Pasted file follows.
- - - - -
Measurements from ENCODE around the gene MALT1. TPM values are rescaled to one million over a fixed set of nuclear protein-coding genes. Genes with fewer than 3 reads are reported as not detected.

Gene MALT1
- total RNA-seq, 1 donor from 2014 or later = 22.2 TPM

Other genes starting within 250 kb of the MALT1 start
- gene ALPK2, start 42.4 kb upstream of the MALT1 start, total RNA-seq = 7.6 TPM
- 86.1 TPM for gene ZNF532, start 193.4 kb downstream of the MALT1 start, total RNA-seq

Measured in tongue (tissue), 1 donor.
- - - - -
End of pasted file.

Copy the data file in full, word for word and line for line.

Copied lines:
Measurements from ENCODE around the gene MALT1. TPM values are rescaled to one million over a fixed set of nuclear protein-coding genes. Genes with fewer than 3 reads are reported as not detected.

Gene MALT1
- total RNA-seq, 1 donor from 2014 or later = 22.2 TPM

Other genes starting within 250 kb of the MALT1 start
- gene ALPK2, start 42.4 kb upstream of the MALT1 start, total RNA-seq = 7.6 TPM
- 86.1 TPM for gene ZNF532, start 193.4 kb downstream of the MALT1 start, total RNA-seq

Measured in tongue (tissue), 1 donor.